7 January 2005

Map Reveals Dark Matter Clumps

by Kate Melville

Data from the Hubble Space Telescope has been used to generate a spatial map demonstrating the clumped substructure of dark matter inside clusters of galaxies. Clusters of galaxies (about a million, million times the mass of our sun), are typically made up of hundreds of galaxies bound together by gravity. About 90 percent of their mass is dark matter. The rest is ordinary atoms in the form of hot gas and stars.

Although little is known about it, cold dark matter is thought to have structure at all magnitudes. Theoretical models of the clumping properties were derived from detailed, high resolution simulations of the growth of structure in the Universe. Although previous evidence supported the "concordance model" of a Universe mostly composed of cold, dark matter, the predicted substructure had never been detected.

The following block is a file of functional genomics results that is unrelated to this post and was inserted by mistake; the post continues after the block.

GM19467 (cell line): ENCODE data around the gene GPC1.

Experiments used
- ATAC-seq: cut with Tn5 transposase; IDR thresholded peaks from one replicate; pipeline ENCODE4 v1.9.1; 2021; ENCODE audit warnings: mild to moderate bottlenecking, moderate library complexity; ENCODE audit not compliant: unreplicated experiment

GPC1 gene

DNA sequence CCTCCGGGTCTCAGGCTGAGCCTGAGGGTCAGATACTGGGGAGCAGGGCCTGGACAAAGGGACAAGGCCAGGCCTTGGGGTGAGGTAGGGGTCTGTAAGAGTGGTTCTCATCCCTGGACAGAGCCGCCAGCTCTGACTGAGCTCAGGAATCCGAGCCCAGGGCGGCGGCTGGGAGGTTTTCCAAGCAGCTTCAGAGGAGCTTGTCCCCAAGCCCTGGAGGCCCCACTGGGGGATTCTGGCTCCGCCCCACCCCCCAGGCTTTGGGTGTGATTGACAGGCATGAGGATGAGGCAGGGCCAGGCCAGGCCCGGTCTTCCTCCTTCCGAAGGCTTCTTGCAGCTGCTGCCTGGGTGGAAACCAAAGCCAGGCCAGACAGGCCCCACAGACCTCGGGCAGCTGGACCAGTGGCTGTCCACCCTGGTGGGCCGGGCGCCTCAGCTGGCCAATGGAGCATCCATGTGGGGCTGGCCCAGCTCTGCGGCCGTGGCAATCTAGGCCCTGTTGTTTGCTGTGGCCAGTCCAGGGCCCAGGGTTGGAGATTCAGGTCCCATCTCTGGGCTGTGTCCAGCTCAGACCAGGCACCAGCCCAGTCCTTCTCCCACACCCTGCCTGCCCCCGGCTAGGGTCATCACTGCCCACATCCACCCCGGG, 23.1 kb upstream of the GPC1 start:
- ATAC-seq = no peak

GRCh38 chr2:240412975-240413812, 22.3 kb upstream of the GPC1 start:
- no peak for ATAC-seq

In the study - appearing in Astrophysical Journal Letters - researcher Priyamvada Natarajan at Yale and her colleagues demonstrated that, at least in the mass range of typical galaxies in clusters, there is an excellent agreement between the observations and theoretical predictions of the concordance model. Using gravitational lensing made it possible for the observers to visualize light from distant galaxies as it bent around mass in its way. This allowed the researchers to measure light deflections that indicated structural clumps in the dark matter.

"We used an innovative technique to pick up the effect of precisely the clumps which might otherwise be obscured by the presence of more massive structures," said Natarajan. "When we compared our results with theoretical expectations of the concordance model, we found extremely good agreement, suggesting that the model passes the substructure test for the mass range we are sensitive to with this technique. We think the properties of these clumps hold a key to the nature of dark matter - which is presently unknown. The question remains whether these predictions and observations agree for smaller mass clumps that are as yet undetected."